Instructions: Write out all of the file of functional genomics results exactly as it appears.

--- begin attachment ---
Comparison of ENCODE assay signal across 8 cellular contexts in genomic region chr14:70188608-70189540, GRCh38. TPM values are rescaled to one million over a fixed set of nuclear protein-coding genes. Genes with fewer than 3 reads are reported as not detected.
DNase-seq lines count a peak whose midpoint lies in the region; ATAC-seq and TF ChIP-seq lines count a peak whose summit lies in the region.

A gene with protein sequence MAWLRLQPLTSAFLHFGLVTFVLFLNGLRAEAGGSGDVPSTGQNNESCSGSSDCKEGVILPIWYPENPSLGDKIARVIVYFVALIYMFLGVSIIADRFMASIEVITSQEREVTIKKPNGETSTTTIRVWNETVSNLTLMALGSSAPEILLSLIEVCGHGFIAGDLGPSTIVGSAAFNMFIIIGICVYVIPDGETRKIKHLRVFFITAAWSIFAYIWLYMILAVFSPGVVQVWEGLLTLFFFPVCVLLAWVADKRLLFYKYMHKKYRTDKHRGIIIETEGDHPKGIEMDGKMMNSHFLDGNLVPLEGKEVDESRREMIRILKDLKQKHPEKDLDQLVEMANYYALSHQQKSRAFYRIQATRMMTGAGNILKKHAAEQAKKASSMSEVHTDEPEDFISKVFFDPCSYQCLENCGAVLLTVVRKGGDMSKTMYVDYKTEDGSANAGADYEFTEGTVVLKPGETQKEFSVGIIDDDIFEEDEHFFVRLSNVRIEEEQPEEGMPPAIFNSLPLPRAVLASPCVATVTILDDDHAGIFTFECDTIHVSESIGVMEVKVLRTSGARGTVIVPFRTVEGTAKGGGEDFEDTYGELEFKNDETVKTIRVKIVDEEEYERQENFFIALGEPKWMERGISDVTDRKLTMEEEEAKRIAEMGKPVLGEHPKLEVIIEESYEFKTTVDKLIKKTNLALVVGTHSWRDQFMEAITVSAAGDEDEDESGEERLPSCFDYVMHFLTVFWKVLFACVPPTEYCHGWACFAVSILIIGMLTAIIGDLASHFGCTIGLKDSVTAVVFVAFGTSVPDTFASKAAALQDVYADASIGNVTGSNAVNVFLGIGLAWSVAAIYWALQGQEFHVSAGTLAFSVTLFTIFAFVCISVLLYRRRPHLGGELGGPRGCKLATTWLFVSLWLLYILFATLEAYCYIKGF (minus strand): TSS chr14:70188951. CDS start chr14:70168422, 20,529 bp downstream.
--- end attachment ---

Comparison of ENCODE assay signal across 8 cellular contexts in genomic region chr14:70188608-70189540, GRCh38. TPM values are rescaled to one million over a fixed set of nuclear protein-coding genes. Genes with fewer than 3 reads are reported as not detected.
DNase-seq lines count a peak whose midpoint lies in the region; ATAC-seq and TF ChIP-seq lines count a peak whose summit lies in the region.

A gene with protein sequence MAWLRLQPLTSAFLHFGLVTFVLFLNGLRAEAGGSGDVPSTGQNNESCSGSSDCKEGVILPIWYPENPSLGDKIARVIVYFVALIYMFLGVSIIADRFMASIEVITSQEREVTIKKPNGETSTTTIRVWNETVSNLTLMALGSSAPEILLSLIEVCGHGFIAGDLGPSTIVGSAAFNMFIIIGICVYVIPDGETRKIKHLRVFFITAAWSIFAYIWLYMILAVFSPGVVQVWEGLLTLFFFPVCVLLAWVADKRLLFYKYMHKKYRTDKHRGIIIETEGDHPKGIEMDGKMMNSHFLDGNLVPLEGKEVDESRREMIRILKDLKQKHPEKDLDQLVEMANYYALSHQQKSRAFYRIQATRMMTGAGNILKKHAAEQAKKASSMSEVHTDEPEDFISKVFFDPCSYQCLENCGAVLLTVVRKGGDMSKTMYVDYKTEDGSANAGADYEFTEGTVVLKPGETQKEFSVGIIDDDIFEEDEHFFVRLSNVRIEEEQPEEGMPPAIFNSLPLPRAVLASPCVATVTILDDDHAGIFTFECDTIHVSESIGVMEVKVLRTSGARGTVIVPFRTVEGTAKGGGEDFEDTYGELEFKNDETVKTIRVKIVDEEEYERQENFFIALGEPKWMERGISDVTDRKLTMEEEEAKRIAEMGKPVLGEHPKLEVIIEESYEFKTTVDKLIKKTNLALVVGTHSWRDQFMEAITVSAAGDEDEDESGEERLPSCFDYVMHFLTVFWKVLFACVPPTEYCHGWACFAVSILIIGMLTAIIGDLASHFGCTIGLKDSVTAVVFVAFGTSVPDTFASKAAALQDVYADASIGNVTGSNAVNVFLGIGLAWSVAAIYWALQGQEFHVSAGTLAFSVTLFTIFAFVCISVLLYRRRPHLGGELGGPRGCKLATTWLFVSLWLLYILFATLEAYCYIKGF (minus strand): TSS chr14:70188951. CDS start chr14:70168422, 20,529 bp downstream.